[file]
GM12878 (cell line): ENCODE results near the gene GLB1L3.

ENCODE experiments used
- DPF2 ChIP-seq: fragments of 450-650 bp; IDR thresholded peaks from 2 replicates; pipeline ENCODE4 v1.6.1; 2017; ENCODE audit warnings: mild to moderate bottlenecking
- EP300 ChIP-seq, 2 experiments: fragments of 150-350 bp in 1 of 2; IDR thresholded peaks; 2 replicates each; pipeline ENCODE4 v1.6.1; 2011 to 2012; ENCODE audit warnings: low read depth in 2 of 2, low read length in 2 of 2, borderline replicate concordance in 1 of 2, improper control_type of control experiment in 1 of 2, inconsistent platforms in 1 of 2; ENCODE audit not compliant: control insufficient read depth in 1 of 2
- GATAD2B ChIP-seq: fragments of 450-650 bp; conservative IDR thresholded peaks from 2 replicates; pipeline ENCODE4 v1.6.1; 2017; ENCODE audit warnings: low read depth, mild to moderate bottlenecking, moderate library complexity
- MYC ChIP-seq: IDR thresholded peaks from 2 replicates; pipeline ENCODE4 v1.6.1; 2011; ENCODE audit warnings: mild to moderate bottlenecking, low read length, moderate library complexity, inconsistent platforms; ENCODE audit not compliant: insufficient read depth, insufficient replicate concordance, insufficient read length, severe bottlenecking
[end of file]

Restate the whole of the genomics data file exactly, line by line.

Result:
GM12878 (cell line): ENCODE results near the gene GLB1L3.

ENCODE experiments used
- DPF2 ChIP-seq: fragments of 450-650 bp; IDR thresholded peaks from 2 replicates; pipeline ENCODE4 v1.6.1; 2017; ENCODE audit warnings: mild to moderate bottlenecking
- EP300 ChIP-seq, 2 experiments: fragments of 150-350 bp in 1 of 2; IDR thresholded peaks; 2 replicates each; pipeline ENCODE4 v1.6.1; 2011 to 2012; ENCODE audit warnings: low read depth in 2 of 2, low read length in 2 of 2, borderline replicate concordance in 1 of 2, improper control_type of control experiment in 1 of 2, inconsistent platforms in 1 of 2; ENCODE audit not compliant: control insufficient read depth in 1 of 2
- GATAD2B ChIP-seq: fragments of 450-650 bp; conservative IDR thresholded peaks from 2 replicates; pipeline ENCODE4 v1.6.1; 2017; ENCODE audit warnings: low read depth, mild to moderate bottlenecking, moderate library complexity
- MYC ChIP-seq: IDR thresholded peaks from 2 replicates; pipeline ENCODE4 v1.6.1; 2011; ENCODE audit warnings: mild to moderate bottlenecking, low read length, moderate library complexity, inconsistent platforms; ENCODE audit not compliant: insufficient read depth, insufficient replicate concordance, insufficient read length, severe bottlenecking